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Am J Clin Nutr. 2009 Feb;89(2):617-23. doi: 10.3945/ajcn.2008.26918. Epub 2008 Dec 23.

Lactotripeptides do not lower ambulatory blood pressure in untreated whites: results from 2 controlled multicenter crossover studies.

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  • 1Unilever Food & Health Research Institute, Vlaardingen, Netherlands. linda-van.mierlo@unilever.com

Abstract

BACKGROUND:

Dietary factors directly influence blood pressure (BP). The lactotripeptides (LTPs) IPP (isoleucine-proline-proline) and VPP (valine-proline-proline), formed by hydrolyzing dairy proteins, and potassium, a mineral mainly found in fruit, vegetables, and dairy products, are extensively studied for their BP-lowering effect. The efficacy of LTPs seems modest in whites compared with that in Asians.

OBJECTIVE:

The objective was to study the effects of enzymatically produced LTPs alone or in combination with potassium on ambulatory BP in whites.

DESIGN:

Two multicenter, placebo-controlled, randomized, crossover studies were conducted; each consisted of two 4-wk intervention periods separated by a 4-wk washout period. In study 1, 69 subjects received 200 g/d of a dairy drink with 5.8 mg IPP and 4.4 mg VPP or placebo. In study 2, 93 subjects received 100 g/d of a dairy drink with 2.7 mg IPP, 1.9 mg VPP, and 350 mg added K or placebo. The subjects were randomly assigned according to their daytime ambulatory BP.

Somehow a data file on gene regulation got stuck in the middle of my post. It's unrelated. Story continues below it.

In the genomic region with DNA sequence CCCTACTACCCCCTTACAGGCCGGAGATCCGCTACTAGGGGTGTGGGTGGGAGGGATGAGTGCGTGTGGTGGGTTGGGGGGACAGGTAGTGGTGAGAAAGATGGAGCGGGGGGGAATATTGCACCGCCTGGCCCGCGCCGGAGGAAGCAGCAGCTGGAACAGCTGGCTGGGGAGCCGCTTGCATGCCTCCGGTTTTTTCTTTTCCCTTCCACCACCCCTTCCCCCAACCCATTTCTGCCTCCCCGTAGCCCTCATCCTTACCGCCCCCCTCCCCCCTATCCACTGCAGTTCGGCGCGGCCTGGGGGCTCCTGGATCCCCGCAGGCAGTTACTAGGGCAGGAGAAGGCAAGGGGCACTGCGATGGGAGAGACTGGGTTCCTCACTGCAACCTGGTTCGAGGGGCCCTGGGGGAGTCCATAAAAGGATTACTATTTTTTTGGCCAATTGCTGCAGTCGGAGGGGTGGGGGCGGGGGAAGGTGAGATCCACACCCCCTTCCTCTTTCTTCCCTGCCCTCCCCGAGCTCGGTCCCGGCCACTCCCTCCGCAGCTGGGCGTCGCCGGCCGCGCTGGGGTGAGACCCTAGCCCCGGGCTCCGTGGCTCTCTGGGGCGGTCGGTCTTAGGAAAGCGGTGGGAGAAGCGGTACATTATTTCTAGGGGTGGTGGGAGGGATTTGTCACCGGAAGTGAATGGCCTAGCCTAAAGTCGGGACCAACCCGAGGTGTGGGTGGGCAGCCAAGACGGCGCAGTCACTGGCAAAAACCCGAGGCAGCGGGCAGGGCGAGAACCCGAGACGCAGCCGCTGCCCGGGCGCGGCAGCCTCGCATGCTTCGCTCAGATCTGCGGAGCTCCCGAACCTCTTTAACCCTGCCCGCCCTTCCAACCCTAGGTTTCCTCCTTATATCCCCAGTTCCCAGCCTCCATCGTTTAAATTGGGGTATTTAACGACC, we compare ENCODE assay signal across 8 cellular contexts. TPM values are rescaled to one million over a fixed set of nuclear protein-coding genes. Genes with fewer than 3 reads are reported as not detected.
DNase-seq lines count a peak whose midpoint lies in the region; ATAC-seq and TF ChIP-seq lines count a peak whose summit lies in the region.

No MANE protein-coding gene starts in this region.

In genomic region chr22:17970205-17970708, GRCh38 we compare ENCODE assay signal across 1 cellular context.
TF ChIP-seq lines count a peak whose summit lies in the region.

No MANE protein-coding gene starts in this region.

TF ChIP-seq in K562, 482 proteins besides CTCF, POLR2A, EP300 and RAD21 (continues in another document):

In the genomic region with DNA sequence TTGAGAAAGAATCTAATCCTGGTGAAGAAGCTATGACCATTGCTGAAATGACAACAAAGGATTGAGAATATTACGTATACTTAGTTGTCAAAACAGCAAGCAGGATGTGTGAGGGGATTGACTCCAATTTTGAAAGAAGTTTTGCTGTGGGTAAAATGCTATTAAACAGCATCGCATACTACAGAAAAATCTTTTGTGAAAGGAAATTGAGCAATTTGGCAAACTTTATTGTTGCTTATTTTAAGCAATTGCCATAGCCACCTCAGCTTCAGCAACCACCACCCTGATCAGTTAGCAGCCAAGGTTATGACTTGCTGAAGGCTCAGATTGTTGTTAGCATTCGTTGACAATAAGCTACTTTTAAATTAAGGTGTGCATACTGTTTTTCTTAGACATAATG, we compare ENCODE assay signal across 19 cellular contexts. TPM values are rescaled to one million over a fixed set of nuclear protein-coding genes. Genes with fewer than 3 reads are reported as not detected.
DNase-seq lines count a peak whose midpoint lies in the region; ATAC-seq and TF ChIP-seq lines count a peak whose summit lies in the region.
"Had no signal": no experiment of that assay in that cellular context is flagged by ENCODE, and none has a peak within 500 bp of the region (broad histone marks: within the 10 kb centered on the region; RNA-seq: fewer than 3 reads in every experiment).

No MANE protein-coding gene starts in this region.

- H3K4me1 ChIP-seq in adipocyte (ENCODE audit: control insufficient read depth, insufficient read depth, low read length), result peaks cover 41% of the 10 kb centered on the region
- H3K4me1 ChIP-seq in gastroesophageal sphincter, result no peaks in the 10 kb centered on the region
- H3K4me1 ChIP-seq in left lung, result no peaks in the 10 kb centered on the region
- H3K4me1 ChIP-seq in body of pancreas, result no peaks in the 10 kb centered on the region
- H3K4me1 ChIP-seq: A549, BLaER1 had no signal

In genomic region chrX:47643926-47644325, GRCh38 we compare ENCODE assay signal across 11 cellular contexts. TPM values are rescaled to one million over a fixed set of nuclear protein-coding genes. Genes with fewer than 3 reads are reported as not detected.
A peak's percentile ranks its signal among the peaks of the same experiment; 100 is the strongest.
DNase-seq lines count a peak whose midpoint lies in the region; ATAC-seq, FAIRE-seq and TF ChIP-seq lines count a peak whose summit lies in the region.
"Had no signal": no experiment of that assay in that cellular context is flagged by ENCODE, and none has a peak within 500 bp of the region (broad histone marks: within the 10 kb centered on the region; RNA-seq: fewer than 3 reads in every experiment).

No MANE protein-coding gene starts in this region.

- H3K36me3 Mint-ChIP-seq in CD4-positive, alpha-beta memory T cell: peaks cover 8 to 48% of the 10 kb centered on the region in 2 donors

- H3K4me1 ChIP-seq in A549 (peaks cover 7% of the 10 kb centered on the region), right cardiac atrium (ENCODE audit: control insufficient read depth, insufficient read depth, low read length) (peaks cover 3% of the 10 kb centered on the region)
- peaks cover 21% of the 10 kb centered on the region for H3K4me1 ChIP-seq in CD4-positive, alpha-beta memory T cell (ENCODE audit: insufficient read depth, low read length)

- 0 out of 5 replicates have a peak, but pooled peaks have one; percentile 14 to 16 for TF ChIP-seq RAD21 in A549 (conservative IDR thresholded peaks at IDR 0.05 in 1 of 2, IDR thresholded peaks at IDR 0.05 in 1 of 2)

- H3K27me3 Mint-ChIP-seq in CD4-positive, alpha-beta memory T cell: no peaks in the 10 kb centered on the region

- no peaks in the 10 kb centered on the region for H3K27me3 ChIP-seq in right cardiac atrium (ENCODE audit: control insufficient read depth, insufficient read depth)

RESULTS:

Mean 24-h systolic and diastolic BP (baseline values-study 1: 137.1/81.6 mm Hg; study 2: 139.2/80.9 mm Hg) remained similar with no significant differences between treatments in either study (P > 0.10). Office BP decreased over the course of both studies (systolic BP > 5 mm Hg), but differences between interventions were not significant (P > 0.10). In both studies, nighttime BP dipped during all treatments (> or =15%) but was statistically more significant with placebo (P < 0.05). Sodium excretion increased significantly after consumption of LTPs and potassium compared with after placebo intervention (P = 0.01), but not after consumption of LTPs alone.

CONCLUSION:

The data do not support a BP-lowering effect of LTPs in whites.

PMID:
19106238
[PubMed - indexed for MEDLINE]
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